Archer & Greiner, P.C.
Nicholas J. Lochetta II
March 11, 2020
How New Jersey’s soil and fill recycling businesses will be impacted.
New Jersey Governor Phil Murphy recently signed Senate bill S-1683 (A-4267) extending many compliance requirements for the solid waste industry. This effort to overhaul rules applicable to soil and fill recycling businesses comes after major cases of alleged illegal dumping made headlines in the past year, including a report about a seven-story pile of waste and debris that had been created on property in a residential section of Vernon Township. Soil tests found that the pile contained elevated levels of chemicals which are harmful to human health. This new law will prevent this, and similar situations, from happening again.
Who the New Law Affects
The new law gives the New Jersey Department of Environmental Protection (“NJDEP”) greater oversight of businesses that engage in, or provide, soil and fill recycling services. These businesses include any corporation, association, firm, partnership, sole proprietorship, trust, limited liability company, or other commercial organization providing services for the collection, transportation, processing, brokering, storage, purchase, sale, or disposition of soil and fill recyclable materials.
Soil and fill recyclable materials include, but are not limited to: broken or crushed brick, block, concrete, or other similar manufactured materials; soil or soil that may contain aggregate substitute or other debris or material, generated from land clearing, excavation, demolition, or redevelopment activities that would otherwise be managed as solid waste, and that may be returned to the economic mainstream in the form of raw materials for further processing or for use as fill material.
As a result of this new law, businesses which might not have otherwise been required to comply with the stringent “A-901” licensure process (for example, any business transporting or selling soil or fill materials) now must follow the procedure to obtain a valid license. Violators of the new regulations can be subjected to third-degree criminal penalties and civil fines of up to $100,000 per day. Criminal cases may also be pursued by the State Attorney General’s office, while local health boards could seek civil cases.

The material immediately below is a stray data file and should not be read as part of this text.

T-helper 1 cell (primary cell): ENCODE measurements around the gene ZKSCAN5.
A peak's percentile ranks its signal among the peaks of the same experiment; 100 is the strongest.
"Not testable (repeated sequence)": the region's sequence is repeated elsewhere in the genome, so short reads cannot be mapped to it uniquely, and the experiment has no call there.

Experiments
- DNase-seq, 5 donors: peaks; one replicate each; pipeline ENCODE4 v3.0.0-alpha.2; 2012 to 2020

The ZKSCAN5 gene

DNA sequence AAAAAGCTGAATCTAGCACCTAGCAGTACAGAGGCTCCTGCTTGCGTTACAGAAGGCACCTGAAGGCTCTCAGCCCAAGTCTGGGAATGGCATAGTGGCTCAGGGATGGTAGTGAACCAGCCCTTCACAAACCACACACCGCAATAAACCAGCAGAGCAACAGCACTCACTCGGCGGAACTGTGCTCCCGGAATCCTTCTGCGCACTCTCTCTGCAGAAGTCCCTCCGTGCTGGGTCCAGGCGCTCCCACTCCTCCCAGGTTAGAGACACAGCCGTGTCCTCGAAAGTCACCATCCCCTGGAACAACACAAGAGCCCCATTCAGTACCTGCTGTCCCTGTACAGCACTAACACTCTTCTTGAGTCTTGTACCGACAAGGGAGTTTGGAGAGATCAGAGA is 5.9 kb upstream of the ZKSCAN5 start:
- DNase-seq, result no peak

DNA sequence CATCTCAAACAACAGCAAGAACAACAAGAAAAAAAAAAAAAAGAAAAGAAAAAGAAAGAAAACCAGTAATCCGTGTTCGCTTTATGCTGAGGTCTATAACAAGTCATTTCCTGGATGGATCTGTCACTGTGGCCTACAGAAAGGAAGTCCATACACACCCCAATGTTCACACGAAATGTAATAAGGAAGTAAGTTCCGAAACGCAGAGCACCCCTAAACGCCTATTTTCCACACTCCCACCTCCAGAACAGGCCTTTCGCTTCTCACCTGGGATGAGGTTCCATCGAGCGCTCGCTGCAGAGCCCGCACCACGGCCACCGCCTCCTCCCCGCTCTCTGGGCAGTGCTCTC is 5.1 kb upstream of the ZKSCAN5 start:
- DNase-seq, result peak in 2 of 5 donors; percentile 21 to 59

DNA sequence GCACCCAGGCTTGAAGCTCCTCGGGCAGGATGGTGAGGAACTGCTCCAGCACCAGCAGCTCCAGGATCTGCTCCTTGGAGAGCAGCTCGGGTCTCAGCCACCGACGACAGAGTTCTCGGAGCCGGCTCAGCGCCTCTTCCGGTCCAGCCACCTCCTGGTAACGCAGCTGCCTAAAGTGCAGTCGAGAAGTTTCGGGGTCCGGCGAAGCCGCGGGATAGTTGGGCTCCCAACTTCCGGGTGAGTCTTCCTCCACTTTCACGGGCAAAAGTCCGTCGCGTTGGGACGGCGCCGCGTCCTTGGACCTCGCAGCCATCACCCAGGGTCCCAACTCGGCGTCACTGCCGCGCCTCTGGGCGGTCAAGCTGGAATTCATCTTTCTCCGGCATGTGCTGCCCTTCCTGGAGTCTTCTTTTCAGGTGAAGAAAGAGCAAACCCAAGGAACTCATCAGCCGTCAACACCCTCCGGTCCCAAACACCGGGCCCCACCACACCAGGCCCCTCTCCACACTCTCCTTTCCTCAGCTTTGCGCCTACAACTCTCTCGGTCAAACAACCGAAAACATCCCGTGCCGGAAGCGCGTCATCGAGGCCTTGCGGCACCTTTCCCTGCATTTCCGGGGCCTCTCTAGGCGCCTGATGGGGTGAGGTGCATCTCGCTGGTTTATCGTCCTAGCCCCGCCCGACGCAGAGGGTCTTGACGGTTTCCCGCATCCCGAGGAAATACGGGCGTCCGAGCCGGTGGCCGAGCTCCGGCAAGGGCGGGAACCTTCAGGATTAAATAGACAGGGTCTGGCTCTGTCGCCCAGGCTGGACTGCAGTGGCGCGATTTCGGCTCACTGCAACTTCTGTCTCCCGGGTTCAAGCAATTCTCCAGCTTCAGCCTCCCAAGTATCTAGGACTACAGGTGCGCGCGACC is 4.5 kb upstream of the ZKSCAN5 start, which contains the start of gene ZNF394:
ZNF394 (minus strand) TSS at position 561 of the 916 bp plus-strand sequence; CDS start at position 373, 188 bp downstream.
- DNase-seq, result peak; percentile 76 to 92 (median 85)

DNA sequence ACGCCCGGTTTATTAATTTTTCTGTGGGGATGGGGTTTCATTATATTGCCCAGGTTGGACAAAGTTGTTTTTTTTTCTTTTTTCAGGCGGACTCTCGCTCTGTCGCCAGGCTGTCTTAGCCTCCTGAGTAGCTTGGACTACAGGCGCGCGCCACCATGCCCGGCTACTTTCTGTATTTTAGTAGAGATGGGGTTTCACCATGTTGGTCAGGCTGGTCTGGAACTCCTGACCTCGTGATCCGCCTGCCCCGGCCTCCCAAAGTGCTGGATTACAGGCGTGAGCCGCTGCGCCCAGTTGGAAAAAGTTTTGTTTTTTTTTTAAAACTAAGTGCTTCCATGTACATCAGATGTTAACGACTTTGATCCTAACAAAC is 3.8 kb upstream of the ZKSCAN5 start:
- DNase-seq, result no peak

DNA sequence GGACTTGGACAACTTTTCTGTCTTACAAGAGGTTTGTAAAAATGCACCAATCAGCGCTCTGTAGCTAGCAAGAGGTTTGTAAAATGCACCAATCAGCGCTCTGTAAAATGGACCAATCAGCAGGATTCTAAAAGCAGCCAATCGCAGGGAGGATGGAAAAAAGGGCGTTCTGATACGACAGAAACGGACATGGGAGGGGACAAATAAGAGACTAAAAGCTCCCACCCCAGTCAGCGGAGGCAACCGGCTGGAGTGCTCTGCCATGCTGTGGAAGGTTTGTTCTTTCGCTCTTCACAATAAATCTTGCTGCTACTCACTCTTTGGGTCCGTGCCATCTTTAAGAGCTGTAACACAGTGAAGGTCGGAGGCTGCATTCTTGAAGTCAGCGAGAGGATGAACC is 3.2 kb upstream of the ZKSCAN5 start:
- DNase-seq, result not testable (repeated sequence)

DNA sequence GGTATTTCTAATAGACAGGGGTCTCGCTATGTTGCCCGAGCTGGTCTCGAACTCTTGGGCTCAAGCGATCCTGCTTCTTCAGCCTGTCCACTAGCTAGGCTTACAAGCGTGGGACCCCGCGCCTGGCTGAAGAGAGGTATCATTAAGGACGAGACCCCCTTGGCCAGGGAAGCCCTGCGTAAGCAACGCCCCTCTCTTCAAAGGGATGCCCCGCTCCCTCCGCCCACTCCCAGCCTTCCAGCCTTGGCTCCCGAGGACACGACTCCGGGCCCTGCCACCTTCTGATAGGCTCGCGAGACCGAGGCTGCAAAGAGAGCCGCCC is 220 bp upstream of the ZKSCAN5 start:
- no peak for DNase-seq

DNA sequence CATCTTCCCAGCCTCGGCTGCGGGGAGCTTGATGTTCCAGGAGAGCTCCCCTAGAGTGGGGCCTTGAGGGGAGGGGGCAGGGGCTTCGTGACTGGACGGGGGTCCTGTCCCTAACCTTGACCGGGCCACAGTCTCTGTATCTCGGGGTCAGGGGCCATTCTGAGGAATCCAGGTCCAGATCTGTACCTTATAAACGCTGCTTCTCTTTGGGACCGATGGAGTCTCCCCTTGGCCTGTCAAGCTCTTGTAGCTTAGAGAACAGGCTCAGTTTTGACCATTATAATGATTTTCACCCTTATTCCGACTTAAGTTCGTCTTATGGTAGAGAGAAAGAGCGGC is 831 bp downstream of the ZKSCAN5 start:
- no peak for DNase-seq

What You Need to Do
Due by April 20, 2020: Register with the DEP
If your business does not hold a valid, permanent A-901 License and is currently engaged in soil and fill recycling services, you must first register with the NJDEP on or before April 20, 2020.To register with the NJDEP, you must complete and submit a Soil and Fill Recycling Registration Form, found at https://www.nj.gov/dep/dshw/a901/a901frms.htm. There is no cost to register. If you are uncertain that the services you provide are subject to this law, the NJDEP recommends you register as a precaution. This guarantees you can continue your services past July 20, 2020, though you will still need to file for an A-901 License by October 19, 2020 to continue operating. Please refer to the next section for more on this.
Due by October 19, 2020: Complete A-901 License
Once registered with the DEP, you must file a complete (full disclosure) Soil and Fill Recycling License application, commonly referred to as an A-901 License, with the Attorney General’s Office by October 19, 2020. The applications will be reviewed by the Attorney General’s Office, with assistance from the New Jersey State Police, the NJDEP, and other agencies to ensure a business concern has the necessary reliability, integrity, competency, and expertise before granting a Soil and Fill Recycling (A-901) License. If you do not file for an A-901 License or miss this deadline, your Soil and Fill Recycling Registration will automatically expire.
This article is being provided for informational purposes only and not for the purposes of providing legal advice or creating an attorney-client relationship. You should contact an attorney to obtain advice with respect to any particular issue or problem you may have. In addition, the opinions expressed herein are the opinions of Mr. Lochetta and may not reflect the opinions of Synergy Environmental, Inc., Archer & Greiner, P.C. or either of those firms’ clients.